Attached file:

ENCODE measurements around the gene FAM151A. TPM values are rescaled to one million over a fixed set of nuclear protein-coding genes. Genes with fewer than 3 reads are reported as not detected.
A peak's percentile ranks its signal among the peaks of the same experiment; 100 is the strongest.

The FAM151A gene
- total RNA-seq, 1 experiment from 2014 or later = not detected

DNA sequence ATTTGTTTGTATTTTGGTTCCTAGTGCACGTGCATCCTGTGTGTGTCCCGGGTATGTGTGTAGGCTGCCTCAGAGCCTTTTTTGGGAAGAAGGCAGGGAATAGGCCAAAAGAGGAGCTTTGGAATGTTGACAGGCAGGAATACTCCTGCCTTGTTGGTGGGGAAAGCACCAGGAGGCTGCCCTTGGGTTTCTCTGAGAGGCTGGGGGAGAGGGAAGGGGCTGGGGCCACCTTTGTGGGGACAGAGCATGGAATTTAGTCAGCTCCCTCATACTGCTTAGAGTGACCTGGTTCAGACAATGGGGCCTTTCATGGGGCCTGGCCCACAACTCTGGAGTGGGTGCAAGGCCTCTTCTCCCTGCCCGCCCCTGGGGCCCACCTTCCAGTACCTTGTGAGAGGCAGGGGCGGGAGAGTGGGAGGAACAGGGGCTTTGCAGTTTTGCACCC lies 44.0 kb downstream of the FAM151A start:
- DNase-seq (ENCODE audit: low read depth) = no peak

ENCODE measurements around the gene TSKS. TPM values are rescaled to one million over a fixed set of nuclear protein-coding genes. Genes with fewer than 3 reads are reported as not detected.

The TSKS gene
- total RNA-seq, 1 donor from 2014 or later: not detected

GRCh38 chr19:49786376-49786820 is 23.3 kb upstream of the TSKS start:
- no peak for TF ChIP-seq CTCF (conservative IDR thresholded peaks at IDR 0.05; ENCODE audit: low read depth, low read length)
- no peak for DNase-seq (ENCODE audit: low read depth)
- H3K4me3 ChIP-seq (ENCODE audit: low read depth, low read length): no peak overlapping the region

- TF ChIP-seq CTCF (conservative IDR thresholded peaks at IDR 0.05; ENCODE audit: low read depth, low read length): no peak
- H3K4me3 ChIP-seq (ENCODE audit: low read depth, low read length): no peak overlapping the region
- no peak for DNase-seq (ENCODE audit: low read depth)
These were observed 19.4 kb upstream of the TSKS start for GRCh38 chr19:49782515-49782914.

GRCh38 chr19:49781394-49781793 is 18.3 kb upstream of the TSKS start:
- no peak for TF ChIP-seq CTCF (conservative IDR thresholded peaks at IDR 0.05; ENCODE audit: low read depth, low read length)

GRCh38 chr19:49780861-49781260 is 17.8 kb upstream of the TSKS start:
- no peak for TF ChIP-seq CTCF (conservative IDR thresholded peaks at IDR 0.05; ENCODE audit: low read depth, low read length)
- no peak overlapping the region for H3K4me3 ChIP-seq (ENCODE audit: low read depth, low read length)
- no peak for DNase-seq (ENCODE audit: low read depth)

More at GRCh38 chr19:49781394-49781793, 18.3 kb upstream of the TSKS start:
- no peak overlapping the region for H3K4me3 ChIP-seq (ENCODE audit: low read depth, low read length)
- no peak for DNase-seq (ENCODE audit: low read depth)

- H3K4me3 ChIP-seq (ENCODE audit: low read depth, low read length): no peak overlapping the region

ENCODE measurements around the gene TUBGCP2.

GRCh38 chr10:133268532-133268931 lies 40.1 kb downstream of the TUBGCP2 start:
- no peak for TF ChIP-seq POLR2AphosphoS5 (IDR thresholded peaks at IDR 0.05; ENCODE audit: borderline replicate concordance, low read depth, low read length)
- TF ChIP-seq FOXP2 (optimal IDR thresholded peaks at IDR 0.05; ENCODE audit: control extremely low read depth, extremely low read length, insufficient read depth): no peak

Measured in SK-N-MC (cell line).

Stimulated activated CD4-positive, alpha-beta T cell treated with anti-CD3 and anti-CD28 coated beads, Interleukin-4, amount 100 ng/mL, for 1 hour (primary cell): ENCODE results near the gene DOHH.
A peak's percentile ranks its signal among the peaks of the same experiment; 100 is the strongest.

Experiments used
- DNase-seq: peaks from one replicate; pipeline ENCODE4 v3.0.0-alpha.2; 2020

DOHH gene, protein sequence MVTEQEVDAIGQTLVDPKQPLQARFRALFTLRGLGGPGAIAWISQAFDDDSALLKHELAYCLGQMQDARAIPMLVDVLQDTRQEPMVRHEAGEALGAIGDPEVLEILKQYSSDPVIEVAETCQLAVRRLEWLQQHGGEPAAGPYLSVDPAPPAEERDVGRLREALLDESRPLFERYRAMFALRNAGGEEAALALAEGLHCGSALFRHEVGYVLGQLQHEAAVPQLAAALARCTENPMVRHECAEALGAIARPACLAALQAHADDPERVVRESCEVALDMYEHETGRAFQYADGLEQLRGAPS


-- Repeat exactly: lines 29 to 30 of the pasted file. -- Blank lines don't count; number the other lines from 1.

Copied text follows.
GRCh38 chr10:133268532-133268931 lies 40.1 kb downstream of the TUBGCP2 start:
- no peak for TF ChIP-seq POLR2AphosphoS5 (IDR thresholded peaks at IDR 0.05; ENCODE audit: borderline replicate concordance, low read depth, low read length)